Better Senior Living: Improved Wellness with Osteoporosis

In recognition of National Bone and Joint Awareness month, The Cedars is focusing on osetoporosis and how to improve your ‘bone health’.

     Osteoporosis is the most prevalent bone condition among Americans with nearly half of all women and one-quarter of men likely to suffer from its’ effects in their lifetime.  Each year, approximately one and a half million Americans suffer a bone fracture related to osteoporosis.  Fifty years ago, physicians believed that weak bones were a natural part of aging, but today we know that we can do something about it.  It is important to remember that you are never too old to do something to improve your bone health.

     Osteoporosis is debilitating, reduces freedom of movement, and can cause a high incidence of hip and spinal fractures.  Prevention of the condition and patient education is key to reducing the problems associated with osteoporosis.  The goal is to reach people prior to an injury so that they can take the necessary steps to prevent bone disease and injury.

     One major thing you can do to improve your bone health is to exercise. Clearance by your physician and an evaluation by a physical therapist should first be performed for safety to exercise. Weight bearing exercise is best – walking, even short distances, is a great way to maintain mobility and bone density.  Isometric, resistance, and range-of-motion exercises are very helpful in strengthening muscles to keep you more flexible, and improve muscle tone.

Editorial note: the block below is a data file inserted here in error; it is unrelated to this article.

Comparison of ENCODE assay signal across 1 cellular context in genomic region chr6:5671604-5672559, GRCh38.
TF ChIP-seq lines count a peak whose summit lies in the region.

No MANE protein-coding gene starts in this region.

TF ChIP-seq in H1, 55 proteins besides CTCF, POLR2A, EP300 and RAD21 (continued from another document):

Not smoking is a lifestyle choice that reduces our risk for weakened bones.  Smoking greatly diminishes our circulation and bones are very dependent on healthy blood circulation.  Another little-known fact – drinking excessive alcohol and caffeine can increase calcium loss in your urine. So, moderation is important!

     Use proper body mechanics when lifting, standing, and bending.  Using large leg muscles rather than your back will prevent injury to the spine.  Make use of your cane or walker for stability in walking as recommended by your doctor or therapist.  This will prevent falls and the associated fractures that can occur. 

     Also, take your medicines as prescribed.  Calcium may often be ordered by your doctor as well as vitamin D, hormone replacement therapy, calcitonin or one of several newer drugs that helps in bone maintenance. Add foods rich in vitamin D to your diet such as eggs, fish, chicken, liver, as well as cereals and breads, and milk fortified with it. Getting outside in the sun for a brief time each day, while wearing sunscreen, is important for our bodies in producing vitamin D which metabolizes calcium.

     Lastly, remember to protect yourself from a fracture by putting into action the preventative steps mentioned above as well as proper fall-prevention strategies.  Help to maintain a clutter-free environment in your apartment, use as prescribed your walker/cane whenever walking.  Don’t try and reach or stoop to pick up items out of your reach – ask for assistance.  Take your time climbing steps, getting on or out of the van, and remain aware of the furniture or other people around you. 

    By taking steps to prevent bone disease as well as fractures, you can alter the course of your health and life – take good care of yourself!